So it seems that the RPG-32 is considered to be successful, and they will likely come up with a new grip and sighting system, to which the various types of rocket tubes can be attached and used.
To give you an indication of the range of rockets we are talking about there was the RPO series, which included three different types of rockets... namely a smoke rocket that could fill a small room almost instantly with thick acrid smoke, an incendiary rocket that spread burning material over quite a wide area and of course the primary thermobaric rocket, called Fuel Air Explosive in the west that explodes like HE, but not as fast, but rather more powerfully and hotter than standard HE. There was also the MRO which at just under 5kgs per rocket launcher and rocket was under half the weight of the RPO rockets which were 12kgs including launcher, which means we are already up to 6 different rockets. These rockets have been largely replaced by the RPO PDM-A/Z/D which are, like the MRO, smaller and lighter but have the warhead power of the RPO and much longer effective range than the RPO.
RPO-A, RPO-D, RPO-Z, MRO-A, MRO-D, MRO-Z, RPO PDM-A, RPO PDM-D, and RPO PDM-Z are all used by engineer troops as standard, but other forces use them too.
For anti armour use you also have the RPG-18, RPG-22, RPG-26, RPG-27, RPG-28, and the RPG-31.
Each of these rockets has either a single or tandem HEAT warhead and is designed to penetrate armour.
The RPG-26 is a 72.5mm calibre rocket with a single warhead, with a weight of 3kgs and can penetrate about half a metre of steel armour, which means it is useful against bunkers and light vehicles or tanks from the rear.
The RPG-27 is a 105mm calibre tandem warhead rocket with a weight of just over 8kgs and could probably penetrate most tanks from the side with "over 600mm" penetration figures.
The RPG-28 is a 125mm calibre rocket with a tandem warhead and it weighs 12kgs and would be dangerous to tanks from any angle.
The RPG-7 and RPG-29 are reusable launchers that use both HEAT warheads and thermobaric warheads. The disposable launchers above have the HEAT rockets of the RPG-7 and RPG-29, while the rockets with the thermobaric warheads are the RShG-1 (with the 105mm calibre HE warhead of the TBG-7V round fired by the RPG-7 and the TBG-29V fired by the RPG-29 which are both also 105mm calibre thermobaric warheads).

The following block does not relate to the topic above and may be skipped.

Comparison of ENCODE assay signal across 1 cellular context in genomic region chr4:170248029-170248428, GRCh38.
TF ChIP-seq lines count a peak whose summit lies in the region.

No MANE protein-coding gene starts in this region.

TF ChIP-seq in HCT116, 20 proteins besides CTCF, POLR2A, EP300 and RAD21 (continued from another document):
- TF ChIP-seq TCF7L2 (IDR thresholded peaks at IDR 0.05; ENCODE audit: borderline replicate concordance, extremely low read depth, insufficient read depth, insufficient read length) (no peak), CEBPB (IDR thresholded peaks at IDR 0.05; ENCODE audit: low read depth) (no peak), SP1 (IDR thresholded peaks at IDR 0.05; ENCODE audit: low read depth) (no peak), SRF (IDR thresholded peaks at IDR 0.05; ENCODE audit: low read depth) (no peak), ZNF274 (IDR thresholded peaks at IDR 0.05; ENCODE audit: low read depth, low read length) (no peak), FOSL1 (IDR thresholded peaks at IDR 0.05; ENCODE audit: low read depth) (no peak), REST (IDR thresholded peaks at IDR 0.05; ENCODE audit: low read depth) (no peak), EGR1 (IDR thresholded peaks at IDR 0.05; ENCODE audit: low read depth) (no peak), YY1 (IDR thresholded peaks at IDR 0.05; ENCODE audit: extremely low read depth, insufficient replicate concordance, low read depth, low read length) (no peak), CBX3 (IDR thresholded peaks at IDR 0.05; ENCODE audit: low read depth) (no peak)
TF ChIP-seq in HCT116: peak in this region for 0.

The RShG-2 is a lighter 4kg weapon with a 72.5mm calibre rocket for use against light vehicles or small bunkers or reinforced positions like a machine gun nest or sniper position.
There is also the RMG which is a tandem warhead weapon where the first warhead blows a hole in something and the second blows fuel into the vehicle or building/shelter and detonates it.
So I count 18 disposable launchers, plus the RPG-2, RPG-7, RPG-16, RPG-29, and RPG-32 reusable launchers.
RPG-2 and RPG-16 are obsolete.
RPG-7 has an external warhead so larger calibre rockets are easy to develop so it has staying power in terms of up grades, but the limits of the 40mm calibre rocket motor means its trajectory is getting very curved for the rockets with the big warheads.
The RPG-29 is effective, but big and it has a fixed calibre of 105mm.
RPG-32 has the advantage of replacing a range of weapons by having HEAT and HE warheads in 72.5 and 105mm calibre.
I think a more sophisticated version of the RPG-32 is the way forward.
A grip and sighting system that has a laser range finder and ballistic computer as fitted to modern sniper scopes together with clip on launch cannisters that can be a range of calibres depending on the users needs, from 72.5mm with light rockets for a range of light targets, through 105mm and 125mm and perhaps even larger for more and more difficult targets.
The ammo can come in sealed tubes, and when attached to the grip/sight the attachment should connect to the sight so the ballistic computer knows what type of ammo is fitted. The user can then punch in the temperature, lase the target and fire and have a reasonably good chance of a hit.
The advantage of such a design is that the rocket motor can become wider and heavier as the warhead calibre increases, which means much better range performance than with RPG-7 rounds limited to 40mm diameter rocket motors.
To give an indication of the performance increases the old RPO was a 93mm calibre 12kg rocket with an effective range of 600m and a max range of 1,000m. The RPO PDM-A is a 90mm calibre rocket that weighs 8.8kgs and can be used against point targets to 800m or area targets to 1,700m.